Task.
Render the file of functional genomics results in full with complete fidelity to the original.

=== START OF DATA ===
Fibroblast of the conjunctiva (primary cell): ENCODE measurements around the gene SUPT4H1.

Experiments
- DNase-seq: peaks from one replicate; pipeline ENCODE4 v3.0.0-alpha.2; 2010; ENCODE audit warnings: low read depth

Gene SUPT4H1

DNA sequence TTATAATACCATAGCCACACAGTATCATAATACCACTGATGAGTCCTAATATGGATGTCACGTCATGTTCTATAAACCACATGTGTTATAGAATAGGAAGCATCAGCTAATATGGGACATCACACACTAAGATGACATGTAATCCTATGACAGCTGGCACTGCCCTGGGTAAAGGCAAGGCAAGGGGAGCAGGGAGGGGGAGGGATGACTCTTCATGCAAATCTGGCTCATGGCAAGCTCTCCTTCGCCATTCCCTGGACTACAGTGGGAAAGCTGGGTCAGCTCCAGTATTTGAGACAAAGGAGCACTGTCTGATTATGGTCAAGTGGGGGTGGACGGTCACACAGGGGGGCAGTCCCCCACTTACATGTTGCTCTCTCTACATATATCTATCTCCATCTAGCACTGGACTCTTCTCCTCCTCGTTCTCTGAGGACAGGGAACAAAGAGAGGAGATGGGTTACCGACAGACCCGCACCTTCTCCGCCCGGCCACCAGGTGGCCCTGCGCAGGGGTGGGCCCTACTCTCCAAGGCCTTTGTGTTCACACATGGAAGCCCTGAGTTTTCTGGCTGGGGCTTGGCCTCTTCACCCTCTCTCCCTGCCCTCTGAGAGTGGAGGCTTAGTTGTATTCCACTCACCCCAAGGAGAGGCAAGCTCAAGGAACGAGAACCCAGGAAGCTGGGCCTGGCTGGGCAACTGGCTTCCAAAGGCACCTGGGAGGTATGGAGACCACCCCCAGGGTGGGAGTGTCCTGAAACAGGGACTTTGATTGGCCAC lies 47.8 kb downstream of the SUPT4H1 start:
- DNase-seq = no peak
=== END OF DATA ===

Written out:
Fibroblast of the conjunctiva (primary cell): ENCODE measurements around the gene SUPT4H1.

Experiments
- DNase-seq: peaks from one replicate; pipeline ENCODE4 v3.0.0-alpha.2; 2010; ENCODE audit warnings: low read depth

Gene SUPT4H1

DNA sequence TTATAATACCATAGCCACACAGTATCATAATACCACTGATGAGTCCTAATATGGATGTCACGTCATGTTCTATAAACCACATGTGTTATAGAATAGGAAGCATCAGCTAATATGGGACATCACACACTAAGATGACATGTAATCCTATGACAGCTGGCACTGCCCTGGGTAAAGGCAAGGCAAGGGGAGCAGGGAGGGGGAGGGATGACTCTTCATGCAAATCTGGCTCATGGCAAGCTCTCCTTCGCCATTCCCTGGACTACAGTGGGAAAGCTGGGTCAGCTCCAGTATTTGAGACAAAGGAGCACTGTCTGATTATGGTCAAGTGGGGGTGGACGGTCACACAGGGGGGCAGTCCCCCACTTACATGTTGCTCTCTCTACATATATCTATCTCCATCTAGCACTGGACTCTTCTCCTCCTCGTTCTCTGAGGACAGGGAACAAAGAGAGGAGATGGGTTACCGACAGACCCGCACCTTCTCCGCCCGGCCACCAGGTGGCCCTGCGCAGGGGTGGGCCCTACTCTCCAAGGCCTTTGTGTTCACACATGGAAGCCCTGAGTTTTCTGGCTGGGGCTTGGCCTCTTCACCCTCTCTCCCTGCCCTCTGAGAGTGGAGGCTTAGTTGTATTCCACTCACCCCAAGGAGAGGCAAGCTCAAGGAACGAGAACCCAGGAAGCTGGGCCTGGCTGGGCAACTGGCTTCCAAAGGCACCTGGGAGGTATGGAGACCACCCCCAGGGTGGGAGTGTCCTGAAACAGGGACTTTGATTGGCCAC lies 47.8 kb downstream of the SUPT4H1 start:
- DNase-seq = no peak